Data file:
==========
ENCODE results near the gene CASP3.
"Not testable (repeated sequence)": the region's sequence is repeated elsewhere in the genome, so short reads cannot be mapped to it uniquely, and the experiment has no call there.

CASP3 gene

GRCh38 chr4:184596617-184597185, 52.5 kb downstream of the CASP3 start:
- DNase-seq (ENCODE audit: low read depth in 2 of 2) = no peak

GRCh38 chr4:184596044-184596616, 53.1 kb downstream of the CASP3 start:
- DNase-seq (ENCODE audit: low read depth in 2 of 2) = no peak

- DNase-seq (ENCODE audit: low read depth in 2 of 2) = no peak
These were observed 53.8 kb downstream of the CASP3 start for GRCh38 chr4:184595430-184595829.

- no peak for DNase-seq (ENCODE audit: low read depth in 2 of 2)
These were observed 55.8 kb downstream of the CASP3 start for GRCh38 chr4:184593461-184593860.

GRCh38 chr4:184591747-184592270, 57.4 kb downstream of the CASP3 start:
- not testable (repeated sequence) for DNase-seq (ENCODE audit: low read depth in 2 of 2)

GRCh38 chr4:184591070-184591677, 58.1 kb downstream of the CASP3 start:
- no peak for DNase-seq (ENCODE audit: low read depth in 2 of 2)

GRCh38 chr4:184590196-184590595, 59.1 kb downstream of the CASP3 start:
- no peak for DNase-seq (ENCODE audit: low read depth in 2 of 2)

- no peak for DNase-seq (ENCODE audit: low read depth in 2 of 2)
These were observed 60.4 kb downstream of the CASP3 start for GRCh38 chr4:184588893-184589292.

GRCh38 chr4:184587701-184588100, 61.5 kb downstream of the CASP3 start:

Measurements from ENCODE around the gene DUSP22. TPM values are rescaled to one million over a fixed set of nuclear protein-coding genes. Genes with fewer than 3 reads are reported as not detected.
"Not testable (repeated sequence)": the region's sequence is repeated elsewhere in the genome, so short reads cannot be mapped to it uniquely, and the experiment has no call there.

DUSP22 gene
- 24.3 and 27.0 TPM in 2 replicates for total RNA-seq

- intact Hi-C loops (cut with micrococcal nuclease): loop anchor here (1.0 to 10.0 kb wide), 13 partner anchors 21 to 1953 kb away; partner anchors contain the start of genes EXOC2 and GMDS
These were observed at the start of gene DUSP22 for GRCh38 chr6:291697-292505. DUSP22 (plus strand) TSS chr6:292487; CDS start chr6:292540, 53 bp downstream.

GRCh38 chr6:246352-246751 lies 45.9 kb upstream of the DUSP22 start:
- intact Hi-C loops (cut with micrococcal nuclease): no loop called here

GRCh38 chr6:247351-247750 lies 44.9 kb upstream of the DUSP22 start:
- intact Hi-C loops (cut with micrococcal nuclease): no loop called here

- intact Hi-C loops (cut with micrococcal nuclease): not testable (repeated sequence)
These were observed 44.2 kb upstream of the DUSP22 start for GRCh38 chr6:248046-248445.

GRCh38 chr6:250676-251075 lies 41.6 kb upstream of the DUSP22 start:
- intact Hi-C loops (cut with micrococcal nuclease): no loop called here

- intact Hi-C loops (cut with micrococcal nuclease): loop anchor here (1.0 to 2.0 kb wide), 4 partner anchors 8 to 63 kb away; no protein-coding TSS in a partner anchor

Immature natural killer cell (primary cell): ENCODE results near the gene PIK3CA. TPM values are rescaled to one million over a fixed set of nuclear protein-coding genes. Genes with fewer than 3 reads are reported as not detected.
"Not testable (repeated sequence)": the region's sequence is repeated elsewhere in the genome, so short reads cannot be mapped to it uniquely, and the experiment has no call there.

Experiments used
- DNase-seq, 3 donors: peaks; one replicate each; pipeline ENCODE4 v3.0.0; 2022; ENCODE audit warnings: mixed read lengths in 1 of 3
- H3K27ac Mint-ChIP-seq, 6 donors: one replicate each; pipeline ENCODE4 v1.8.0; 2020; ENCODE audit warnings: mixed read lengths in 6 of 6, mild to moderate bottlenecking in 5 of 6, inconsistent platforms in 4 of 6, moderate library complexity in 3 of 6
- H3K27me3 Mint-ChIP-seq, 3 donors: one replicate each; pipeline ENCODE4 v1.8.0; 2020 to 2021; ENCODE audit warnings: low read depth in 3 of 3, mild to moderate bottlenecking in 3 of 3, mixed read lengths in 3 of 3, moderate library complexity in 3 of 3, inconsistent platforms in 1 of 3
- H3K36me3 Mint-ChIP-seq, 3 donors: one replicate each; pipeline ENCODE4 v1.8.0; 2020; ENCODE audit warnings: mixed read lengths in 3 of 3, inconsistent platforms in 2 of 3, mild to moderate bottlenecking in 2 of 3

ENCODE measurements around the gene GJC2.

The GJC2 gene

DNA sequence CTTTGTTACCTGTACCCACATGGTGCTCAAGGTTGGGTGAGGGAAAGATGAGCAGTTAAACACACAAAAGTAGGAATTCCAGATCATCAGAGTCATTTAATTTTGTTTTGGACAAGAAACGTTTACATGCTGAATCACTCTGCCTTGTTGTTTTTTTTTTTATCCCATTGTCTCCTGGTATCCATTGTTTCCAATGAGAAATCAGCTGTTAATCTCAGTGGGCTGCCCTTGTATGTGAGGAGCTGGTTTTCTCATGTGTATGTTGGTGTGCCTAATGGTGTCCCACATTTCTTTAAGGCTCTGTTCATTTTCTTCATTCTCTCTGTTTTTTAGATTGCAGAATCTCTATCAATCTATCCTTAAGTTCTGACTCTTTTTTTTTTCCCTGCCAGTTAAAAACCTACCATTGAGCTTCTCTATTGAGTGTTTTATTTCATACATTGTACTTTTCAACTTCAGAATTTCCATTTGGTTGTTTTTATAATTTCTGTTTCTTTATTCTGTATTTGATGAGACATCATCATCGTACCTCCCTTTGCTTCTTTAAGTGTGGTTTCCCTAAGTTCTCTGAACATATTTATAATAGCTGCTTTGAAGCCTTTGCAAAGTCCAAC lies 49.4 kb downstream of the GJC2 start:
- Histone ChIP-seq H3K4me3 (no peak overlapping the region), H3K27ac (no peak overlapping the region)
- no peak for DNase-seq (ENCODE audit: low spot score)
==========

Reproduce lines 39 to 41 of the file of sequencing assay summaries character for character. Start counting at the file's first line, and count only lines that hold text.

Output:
- DNase-seq, 3 donors: peaks; one replicate each; pipeline ENCODE4 v3.0.0; 2022; ENCODE audit warnings: mixed read lengths in 1 of 3
- H3K27ac Mint-ChIP-seq, 6 donors: one replicate each; pipeline ENCODE4 v1.8.0; 2020; ENCODE audit warnings: mixed read lengths in 6 of 6, mild to moderate bottlenecking in 5 of 6, inconsistent platforms in 4 of 6, moderate library complexity in 3 of 6
- H3K27me3 Mint-ChIP-seq, 3 donors: one replicate each; pipeline ENCODE4 v1.8.0; 2020 to 2021; ENCODE audit warnings: low read depth in 3 of 3, mild to moderate bottlenecking in 3 of 3, mixed read lengths in 3 of 3, moderate library complexity in 3 of 3, inconsistent platforms in 1 of 3